Organization (WHO) member states in 1994.

• Few countries, including the US and Italy, have not adopted ICD-10 as their standard for reporting.

• Proposed US regulation to replace the ICD-9-CM with ICD-10 code sets, effective Oct. 1, 2013.

• ICD-10-CM contains 68,069 diagnostic codes (2009 version of ICD-9-CM has 14,025 codes) and

accommodates a host of new diagnoses and

procedures.

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Advantages of ICD-10-CM

• According to NCHS and CMS, ICD-10-CM has many advantages over ICD-9-CM:

– Expanded injury codes

– Creation and combination of diagnosis/symptom codes to reduce # codes needed to describe a condition

– Addition of 6th and 7th characters (greater expansion and specificity)

– 4th and 5th digit subclassifications

– Laterality (which allows for greater specificity regarding right and left side of body and specific body region)

– Greater specificity in code assignment

– Addition of information relevant to ambulatory and managed care encounters

– Further expansion than was possible with ICD-9-CM

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ICD-10-CM

• The maximum number of characters in the alpha-numeric code is 7 and some can be as small as 3.

• The first character is always alpha and describes the category.

• Up to three characters follow the decimal

which further breaks down the etiology,

anatomic site, and/or severity

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ICD-10-CM

• An extension may also be included as the 7

th

character to further describe the condition.

• ICD-10-CM provides for better organization

and description of each code and greater

level of detail than ICD-9-CM

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Previous Study

• In a previous study performed by Watzlaf et al, in which ICD-10-CM was compared to ICD-9-CM to determine which coding system more effectively captured public health related diseases it was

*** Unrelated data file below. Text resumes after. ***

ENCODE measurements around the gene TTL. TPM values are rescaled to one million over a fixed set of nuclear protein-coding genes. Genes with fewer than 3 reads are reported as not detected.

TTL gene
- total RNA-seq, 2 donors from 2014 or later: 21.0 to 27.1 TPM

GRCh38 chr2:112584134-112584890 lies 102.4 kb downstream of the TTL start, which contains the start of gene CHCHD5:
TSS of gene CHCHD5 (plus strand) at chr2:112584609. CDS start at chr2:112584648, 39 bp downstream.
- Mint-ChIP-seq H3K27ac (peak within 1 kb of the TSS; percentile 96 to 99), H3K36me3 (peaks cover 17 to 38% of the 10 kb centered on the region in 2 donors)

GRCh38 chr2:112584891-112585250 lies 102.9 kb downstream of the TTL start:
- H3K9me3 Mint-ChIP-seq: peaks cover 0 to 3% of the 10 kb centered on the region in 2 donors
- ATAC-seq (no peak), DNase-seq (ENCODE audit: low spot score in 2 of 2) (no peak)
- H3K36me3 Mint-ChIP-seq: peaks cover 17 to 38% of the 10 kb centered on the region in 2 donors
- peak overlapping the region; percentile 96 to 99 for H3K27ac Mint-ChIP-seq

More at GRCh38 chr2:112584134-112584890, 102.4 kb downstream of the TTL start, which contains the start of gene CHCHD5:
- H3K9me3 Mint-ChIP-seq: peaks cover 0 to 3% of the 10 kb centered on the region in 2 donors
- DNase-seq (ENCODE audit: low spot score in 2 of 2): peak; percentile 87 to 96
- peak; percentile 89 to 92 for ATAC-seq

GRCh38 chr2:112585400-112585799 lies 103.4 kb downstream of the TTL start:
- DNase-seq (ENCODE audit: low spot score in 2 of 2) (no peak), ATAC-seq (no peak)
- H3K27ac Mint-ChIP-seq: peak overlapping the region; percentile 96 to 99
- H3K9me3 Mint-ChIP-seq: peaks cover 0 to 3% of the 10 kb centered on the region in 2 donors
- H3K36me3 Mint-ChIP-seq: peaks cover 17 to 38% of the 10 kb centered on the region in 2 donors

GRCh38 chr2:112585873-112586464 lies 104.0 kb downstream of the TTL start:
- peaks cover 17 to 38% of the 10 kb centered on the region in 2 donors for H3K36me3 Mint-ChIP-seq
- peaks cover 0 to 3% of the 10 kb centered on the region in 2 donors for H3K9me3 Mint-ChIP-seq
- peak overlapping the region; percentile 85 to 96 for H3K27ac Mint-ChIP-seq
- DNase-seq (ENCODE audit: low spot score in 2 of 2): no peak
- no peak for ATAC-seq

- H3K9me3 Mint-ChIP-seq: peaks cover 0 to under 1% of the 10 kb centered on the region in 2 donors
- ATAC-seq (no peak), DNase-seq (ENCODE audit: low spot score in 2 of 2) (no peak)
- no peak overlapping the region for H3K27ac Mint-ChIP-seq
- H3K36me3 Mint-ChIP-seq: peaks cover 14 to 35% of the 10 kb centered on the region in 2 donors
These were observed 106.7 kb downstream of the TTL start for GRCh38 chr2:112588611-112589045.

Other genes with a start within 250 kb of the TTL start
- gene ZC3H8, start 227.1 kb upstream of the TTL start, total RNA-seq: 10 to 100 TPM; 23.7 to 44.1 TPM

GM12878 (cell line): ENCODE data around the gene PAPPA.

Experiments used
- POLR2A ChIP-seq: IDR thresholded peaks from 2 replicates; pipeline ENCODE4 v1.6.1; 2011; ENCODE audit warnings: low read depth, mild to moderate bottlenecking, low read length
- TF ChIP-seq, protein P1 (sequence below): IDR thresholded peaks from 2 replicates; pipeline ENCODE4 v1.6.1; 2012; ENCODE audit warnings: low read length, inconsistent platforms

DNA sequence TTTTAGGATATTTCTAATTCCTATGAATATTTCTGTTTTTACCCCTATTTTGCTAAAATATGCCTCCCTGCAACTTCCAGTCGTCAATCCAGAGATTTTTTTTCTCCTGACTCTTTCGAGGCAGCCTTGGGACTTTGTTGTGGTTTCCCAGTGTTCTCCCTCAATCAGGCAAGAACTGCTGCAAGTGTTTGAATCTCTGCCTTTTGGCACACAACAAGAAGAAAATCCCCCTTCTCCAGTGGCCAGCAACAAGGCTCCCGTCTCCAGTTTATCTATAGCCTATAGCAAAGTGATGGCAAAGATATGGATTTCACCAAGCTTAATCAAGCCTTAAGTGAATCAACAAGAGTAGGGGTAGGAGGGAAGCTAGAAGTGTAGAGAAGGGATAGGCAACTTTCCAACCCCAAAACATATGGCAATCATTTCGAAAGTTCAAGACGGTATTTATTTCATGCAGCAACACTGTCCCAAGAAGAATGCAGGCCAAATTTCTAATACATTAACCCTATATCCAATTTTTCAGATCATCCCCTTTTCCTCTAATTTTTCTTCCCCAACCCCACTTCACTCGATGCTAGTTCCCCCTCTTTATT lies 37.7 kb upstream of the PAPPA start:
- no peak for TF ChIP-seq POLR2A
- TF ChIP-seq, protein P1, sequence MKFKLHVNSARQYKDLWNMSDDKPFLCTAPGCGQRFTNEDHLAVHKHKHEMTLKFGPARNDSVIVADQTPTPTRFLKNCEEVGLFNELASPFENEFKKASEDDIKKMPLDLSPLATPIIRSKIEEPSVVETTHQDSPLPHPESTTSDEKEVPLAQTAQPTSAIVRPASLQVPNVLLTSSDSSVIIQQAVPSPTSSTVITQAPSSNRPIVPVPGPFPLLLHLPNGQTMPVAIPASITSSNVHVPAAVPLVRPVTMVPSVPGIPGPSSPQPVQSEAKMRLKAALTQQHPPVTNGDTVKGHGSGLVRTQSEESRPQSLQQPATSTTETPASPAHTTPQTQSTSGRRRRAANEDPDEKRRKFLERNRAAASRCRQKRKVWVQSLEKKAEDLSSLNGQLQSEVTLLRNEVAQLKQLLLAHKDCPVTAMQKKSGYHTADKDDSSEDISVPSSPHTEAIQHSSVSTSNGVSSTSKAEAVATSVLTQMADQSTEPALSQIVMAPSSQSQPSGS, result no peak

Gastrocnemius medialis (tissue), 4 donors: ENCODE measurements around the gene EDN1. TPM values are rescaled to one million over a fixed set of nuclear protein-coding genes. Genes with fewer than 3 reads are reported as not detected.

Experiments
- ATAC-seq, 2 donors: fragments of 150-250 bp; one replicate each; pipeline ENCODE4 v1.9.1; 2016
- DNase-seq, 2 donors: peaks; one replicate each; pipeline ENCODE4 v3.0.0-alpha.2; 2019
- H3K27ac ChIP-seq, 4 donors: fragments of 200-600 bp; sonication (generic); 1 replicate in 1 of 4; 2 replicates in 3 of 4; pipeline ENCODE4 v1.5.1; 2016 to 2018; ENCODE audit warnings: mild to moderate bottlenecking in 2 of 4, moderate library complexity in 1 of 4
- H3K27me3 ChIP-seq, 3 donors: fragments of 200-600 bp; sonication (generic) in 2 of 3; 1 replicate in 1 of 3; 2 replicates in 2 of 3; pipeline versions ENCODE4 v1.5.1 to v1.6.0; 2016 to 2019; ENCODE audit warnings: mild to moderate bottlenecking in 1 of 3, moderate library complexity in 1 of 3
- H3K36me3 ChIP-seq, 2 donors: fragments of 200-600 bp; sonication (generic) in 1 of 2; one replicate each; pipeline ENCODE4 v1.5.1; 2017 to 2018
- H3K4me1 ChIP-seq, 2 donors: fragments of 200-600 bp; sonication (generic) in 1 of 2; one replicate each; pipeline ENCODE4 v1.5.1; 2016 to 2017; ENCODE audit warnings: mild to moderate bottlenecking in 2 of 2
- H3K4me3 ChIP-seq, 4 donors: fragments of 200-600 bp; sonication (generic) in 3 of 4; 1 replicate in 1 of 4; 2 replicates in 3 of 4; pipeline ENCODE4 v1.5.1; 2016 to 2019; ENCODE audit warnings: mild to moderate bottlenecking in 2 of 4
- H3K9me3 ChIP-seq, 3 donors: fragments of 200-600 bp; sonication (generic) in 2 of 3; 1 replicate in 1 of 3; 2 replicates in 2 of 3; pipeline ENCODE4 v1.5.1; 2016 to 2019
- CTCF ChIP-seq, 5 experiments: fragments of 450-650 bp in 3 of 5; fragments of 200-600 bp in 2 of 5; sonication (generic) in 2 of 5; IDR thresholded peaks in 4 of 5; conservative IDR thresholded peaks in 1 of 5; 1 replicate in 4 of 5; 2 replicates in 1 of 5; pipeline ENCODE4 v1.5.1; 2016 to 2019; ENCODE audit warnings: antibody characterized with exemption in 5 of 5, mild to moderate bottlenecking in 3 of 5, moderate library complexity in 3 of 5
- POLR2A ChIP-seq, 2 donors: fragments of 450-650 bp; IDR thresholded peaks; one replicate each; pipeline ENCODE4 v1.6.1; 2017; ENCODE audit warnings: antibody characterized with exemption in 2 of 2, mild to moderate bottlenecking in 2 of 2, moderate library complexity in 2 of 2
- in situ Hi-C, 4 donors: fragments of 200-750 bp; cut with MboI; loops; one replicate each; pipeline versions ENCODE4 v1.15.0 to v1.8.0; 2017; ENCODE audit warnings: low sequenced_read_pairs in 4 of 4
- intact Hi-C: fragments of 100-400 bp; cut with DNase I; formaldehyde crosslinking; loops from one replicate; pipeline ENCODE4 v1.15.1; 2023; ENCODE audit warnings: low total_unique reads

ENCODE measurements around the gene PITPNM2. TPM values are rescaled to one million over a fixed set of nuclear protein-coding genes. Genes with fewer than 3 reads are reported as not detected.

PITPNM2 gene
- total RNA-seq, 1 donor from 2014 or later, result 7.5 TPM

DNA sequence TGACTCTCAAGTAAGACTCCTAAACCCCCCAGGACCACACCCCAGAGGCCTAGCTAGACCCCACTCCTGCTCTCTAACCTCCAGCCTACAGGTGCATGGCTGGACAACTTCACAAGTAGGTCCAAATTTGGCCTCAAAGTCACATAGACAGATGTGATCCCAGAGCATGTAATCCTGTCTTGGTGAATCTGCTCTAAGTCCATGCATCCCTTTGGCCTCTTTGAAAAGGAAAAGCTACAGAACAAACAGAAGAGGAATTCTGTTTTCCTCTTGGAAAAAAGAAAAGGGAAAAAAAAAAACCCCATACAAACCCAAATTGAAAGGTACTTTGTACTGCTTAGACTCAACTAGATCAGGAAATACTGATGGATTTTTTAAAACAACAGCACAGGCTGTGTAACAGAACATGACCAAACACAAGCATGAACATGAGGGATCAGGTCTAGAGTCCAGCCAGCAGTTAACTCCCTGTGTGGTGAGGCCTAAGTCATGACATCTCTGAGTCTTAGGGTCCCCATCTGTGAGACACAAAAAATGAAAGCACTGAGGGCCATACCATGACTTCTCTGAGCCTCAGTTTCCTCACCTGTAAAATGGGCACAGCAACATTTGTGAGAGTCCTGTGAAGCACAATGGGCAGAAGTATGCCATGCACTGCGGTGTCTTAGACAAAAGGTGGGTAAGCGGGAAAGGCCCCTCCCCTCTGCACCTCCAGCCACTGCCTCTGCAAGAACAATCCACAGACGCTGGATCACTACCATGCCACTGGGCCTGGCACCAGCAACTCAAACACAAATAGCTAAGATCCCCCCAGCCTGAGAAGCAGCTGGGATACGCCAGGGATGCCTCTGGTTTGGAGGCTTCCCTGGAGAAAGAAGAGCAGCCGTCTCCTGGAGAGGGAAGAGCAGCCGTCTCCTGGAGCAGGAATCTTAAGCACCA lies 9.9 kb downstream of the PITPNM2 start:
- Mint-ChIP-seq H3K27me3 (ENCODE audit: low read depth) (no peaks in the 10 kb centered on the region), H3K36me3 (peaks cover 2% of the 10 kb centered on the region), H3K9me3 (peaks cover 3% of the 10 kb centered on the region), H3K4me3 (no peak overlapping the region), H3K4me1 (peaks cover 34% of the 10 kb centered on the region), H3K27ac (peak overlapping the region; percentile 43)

found that :

– ICD-10-CM is more specific and fully captures more of the diseases than ICD-9-CM.

– ICD-10-CM results for reportable diseases, top ten

causes of death, and those related to terrorism, were

significantly better than the results for ICD-9-CM.

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Current Study

• We then wanted to determine if codes related to DV were also more specific and fully

captured when using ICD-10-CM than with ICD-9-CM.

• It was found that ICD-10-CM included:

– a greater number of codes,

– whether the maltreatment was suspected or confirmed, and

– greater specificity than ICD-9-CM.

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Example

• Example: ICD-9-CM E code=E966=Assault by cutting and piercing instrument

• ICD-10-CM has multiple codes each describing type of assault instrument as well as type of encounter such as:

• X99.0xxA = Assault by sharp glass, initial encounter;

• X99.0xxD = Assault by sharp glass, subsequent encounter;

• X99.1xxA = Assault by knife, initial encounter;

• X99.1xxD = Assault by knife, subsequent encounter

• Etc. etc.

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Example

• In the ICD-10, the 995.8_ series of codes can be further classified with a prefix T74 for confirmed abuse or T76 unconfirmed or suspected abuse.

• Suspected DV:

Adult maltreatment ICD-9-CM code = 995.8

ICD-10-CM =

T74.91xA Unspecified adult maltreatment, confirmed, initial encounter;

T74.91xD Unspecified adult maltreatment, confirmed, subsequent encounter

T76.91xA Unspecified adult maltreatment, suspected, initial encounter

T76.91xD Unspecified adult maltreatment, suspected, subsequent encounter

Suspected DV codes are included for every category under abuse category codes

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Description of Coding Differences Category Where Most Differences Occurred

ICD-10-CM includes whether the maltreatment was suspected or confirmed and also details if the encounter was initial or subsequent

I10 also includes the terminology of

“abandonment”.

I9 describes this as “other” while I10 describes it as “unspecified